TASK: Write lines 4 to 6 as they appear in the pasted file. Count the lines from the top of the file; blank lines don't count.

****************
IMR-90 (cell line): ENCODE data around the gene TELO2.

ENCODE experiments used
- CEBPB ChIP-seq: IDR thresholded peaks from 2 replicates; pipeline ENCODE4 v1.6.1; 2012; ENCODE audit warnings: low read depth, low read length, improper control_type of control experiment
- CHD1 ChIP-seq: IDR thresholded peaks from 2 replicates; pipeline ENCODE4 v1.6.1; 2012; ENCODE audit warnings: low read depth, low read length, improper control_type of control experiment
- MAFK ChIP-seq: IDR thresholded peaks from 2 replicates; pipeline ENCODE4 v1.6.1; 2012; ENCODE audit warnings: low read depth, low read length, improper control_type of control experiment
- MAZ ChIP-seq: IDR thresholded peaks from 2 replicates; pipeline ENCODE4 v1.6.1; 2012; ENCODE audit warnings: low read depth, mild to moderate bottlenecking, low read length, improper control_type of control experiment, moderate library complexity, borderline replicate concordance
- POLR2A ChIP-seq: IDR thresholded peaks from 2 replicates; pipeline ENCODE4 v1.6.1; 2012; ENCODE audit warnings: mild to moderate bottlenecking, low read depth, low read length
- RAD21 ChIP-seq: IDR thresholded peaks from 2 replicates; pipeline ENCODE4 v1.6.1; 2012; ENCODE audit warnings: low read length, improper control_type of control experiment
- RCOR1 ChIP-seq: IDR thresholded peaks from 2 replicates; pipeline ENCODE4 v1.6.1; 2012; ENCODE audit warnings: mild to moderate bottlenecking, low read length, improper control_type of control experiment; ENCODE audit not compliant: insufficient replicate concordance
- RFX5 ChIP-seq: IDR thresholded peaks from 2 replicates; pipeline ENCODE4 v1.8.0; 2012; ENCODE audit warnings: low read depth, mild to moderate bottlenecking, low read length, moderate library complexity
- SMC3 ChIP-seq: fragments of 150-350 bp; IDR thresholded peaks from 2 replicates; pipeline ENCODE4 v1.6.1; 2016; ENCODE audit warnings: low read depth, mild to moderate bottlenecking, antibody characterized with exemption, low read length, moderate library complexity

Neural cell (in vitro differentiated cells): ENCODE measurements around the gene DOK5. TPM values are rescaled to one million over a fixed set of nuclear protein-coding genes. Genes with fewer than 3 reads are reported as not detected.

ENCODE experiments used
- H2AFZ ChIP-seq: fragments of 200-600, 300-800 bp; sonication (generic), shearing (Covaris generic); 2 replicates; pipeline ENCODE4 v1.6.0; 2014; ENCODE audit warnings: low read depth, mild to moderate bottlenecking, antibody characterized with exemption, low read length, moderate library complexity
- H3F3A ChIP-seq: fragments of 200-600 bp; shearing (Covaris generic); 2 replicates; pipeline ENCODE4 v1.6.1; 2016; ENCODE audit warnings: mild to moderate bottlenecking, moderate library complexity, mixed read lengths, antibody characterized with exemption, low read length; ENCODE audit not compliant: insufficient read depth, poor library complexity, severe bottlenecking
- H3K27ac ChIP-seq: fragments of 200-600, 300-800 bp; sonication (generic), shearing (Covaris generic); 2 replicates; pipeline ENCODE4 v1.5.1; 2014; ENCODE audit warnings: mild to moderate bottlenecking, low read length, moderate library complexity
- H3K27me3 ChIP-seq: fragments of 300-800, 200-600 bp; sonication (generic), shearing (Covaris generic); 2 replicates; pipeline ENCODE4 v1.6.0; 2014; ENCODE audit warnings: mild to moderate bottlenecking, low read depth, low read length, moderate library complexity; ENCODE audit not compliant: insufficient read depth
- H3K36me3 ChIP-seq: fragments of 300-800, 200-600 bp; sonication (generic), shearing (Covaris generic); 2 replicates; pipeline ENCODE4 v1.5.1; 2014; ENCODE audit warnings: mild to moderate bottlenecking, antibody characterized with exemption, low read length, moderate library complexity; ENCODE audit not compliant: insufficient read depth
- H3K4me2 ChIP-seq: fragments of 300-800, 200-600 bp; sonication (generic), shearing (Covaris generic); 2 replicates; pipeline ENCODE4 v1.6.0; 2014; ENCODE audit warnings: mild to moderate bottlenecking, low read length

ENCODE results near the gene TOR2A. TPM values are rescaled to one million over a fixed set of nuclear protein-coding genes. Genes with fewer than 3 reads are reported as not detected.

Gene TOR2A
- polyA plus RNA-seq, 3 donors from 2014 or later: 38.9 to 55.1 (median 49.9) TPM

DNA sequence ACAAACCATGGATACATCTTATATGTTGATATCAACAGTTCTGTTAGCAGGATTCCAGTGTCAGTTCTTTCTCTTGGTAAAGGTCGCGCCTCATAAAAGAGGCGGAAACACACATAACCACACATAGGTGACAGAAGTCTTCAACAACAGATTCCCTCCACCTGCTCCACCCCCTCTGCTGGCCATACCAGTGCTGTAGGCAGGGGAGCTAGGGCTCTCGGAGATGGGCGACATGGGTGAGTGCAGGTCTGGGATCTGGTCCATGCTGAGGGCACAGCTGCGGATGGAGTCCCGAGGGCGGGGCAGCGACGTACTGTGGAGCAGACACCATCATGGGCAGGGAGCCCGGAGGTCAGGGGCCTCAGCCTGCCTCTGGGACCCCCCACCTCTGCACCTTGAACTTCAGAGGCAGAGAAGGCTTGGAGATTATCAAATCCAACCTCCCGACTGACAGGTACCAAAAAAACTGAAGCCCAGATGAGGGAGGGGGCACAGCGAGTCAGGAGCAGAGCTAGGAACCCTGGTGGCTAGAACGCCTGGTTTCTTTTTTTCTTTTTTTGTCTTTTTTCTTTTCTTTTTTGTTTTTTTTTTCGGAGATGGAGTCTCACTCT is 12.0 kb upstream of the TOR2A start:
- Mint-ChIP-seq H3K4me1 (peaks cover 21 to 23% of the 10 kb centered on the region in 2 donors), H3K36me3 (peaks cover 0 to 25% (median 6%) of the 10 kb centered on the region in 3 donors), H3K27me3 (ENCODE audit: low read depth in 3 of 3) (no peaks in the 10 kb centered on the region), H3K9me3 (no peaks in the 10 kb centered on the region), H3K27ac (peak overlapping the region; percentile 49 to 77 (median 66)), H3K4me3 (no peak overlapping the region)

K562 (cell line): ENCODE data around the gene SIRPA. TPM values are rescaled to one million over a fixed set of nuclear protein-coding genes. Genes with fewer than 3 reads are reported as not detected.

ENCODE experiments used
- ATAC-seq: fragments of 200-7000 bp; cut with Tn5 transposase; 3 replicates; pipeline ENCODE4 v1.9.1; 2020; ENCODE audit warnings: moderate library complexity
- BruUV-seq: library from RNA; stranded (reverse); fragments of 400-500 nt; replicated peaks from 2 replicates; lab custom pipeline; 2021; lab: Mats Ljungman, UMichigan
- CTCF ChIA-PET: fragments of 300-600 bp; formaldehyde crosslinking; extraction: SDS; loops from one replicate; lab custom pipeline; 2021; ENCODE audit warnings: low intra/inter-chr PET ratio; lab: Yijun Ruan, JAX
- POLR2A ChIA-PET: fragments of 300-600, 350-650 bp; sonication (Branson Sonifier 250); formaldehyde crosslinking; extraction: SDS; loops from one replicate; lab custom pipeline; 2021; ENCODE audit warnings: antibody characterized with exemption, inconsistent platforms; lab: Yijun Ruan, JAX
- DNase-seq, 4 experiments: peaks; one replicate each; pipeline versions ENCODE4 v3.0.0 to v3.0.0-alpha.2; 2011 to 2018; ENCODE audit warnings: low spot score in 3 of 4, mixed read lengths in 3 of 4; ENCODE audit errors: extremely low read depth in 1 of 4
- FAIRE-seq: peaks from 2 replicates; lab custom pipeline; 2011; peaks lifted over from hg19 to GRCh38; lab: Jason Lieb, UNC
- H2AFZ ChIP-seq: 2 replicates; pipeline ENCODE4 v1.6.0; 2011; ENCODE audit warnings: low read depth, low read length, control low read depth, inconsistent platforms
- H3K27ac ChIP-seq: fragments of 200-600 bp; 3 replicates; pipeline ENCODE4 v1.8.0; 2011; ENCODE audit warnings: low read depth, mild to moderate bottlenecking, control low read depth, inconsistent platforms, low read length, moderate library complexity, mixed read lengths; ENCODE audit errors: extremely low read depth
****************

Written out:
- CHD1 ChIP-seq: IDR thresholded peaks from 2 replicates; pipeline ENCODE4 v1.6.1; 2012; ENCODE audit warnings: low read depth, low read length, improper control_type of control experiment
- MAFK ChIP-seq: IDR thresholded peaks from 2 replicates; pipeline ENCODE4 v1.6.1; 2012; ENCODE audit warnings: low read depth, low read length, improper control_type of control experiment
- MAZ ChIP-seq: IDR thresholded peaks from 2 replicates; pipeline ENCODE4 v1.6.1; 2012; ENCODE audit warnings: low read depth, mild to moderate bottlenecking, low read length, improper control_type of control experiment, moderate library complexity, borderline replicate concordance